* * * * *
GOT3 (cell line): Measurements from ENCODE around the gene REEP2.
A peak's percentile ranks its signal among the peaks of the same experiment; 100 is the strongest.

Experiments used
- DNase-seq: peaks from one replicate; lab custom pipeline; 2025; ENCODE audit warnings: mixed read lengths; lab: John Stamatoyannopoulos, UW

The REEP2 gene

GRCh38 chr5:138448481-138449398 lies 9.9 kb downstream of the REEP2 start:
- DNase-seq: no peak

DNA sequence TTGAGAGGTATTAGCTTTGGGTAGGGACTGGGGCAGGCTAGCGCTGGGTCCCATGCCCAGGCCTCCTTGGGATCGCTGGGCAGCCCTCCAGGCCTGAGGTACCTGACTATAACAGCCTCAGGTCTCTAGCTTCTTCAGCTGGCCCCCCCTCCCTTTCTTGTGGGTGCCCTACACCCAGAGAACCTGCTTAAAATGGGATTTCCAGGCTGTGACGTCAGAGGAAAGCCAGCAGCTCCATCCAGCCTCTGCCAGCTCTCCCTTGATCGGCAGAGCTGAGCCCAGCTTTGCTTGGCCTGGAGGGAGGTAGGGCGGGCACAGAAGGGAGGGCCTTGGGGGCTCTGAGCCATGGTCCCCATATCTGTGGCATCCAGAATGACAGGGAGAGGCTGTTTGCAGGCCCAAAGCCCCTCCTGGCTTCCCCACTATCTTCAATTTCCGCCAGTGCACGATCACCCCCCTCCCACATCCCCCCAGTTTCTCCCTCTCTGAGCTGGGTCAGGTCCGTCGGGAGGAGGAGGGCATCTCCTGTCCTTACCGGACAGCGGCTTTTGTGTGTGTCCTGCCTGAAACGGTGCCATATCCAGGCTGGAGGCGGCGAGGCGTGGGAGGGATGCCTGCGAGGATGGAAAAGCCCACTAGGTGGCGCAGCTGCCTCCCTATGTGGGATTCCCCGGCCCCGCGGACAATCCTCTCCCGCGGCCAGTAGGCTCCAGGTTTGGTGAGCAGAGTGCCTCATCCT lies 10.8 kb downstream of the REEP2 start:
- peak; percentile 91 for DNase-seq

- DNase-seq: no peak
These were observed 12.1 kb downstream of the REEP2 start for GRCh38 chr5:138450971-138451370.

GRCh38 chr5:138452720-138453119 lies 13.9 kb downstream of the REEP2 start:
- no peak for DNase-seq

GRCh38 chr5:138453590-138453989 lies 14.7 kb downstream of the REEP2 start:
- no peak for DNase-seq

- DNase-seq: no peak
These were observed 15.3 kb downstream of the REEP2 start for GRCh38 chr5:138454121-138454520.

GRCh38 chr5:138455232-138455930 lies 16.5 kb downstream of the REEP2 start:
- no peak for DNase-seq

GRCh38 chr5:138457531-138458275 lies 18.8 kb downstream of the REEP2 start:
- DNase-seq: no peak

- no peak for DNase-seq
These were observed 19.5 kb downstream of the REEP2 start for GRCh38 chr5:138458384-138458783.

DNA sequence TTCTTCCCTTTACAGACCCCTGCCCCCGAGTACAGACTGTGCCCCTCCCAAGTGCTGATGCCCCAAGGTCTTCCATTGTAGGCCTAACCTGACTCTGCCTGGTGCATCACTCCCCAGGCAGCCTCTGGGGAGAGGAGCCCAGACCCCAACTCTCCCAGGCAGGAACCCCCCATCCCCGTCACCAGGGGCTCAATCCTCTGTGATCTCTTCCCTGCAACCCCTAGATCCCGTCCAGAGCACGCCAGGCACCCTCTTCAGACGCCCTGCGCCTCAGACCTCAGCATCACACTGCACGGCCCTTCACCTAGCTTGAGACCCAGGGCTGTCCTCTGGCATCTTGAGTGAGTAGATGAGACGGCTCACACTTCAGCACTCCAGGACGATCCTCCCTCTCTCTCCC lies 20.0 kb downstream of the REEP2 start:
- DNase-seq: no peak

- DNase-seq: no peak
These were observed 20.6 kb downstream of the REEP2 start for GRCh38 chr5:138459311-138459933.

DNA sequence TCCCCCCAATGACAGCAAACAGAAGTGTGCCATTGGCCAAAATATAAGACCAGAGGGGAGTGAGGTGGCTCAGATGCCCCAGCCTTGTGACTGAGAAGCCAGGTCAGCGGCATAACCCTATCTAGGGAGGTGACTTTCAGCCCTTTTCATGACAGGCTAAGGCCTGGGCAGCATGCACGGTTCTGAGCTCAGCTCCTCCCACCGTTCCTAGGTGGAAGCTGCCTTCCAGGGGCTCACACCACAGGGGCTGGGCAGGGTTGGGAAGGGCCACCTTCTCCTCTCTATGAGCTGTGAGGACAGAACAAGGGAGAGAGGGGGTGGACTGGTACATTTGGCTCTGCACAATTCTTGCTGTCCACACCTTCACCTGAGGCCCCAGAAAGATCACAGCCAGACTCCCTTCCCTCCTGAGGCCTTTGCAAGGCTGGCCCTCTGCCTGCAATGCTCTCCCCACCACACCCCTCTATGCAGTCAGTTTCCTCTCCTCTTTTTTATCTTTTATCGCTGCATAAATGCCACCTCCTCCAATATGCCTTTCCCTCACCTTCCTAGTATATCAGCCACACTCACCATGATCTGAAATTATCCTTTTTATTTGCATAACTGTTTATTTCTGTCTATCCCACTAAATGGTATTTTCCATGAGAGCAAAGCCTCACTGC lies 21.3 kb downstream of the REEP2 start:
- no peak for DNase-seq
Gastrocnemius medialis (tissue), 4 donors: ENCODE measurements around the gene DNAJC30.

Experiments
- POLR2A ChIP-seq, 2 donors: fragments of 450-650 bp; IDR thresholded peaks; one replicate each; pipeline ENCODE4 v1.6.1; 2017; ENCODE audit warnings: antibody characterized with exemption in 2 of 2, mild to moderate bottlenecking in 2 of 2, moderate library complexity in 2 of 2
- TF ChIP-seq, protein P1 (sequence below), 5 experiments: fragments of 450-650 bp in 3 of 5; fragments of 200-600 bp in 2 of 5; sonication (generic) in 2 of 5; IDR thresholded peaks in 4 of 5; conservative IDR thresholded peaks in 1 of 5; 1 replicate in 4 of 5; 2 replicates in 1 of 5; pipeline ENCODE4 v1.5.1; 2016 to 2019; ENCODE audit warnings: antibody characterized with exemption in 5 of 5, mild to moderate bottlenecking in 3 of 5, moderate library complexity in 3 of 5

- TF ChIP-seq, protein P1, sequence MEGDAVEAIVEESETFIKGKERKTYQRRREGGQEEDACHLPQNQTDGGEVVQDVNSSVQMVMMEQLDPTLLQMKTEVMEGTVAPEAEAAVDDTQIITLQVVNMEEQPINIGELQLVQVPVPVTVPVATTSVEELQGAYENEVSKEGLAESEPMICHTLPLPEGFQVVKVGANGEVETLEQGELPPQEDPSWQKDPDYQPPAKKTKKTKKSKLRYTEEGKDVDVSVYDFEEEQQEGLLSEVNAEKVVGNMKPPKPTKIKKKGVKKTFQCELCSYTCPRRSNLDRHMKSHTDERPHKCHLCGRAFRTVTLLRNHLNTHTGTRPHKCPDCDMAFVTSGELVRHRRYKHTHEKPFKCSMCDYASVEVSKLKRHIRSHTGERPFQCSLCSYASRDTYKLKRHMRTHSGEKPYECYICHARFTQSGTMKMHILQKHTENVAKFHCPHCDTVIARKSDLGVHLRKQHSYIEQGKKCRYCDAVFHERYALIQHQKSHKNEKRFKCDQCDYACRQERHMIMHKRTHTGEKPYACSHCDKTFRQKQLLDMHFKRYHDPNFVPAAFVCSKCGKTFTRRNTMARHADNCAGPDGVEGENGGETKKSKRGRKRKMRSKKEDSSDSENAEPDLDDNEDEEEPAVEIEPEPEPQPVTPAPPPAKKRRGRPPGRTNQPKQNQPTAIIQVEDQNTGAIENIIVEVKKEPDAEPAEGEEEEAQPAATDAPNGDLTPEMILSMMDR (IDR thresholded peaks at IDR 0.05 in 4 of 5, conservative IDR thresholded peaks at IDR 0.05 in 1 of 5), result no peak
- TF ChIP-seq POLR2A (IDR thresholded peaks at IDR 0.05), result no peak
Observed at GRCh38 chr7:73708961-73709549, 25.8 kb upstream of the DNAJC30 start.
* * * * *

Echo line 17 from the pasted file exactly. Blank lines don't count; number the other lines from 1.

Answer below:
These were observed 15.3 kb downstream of the REEP2 start for GRCh38 chr5:138454121-138454520.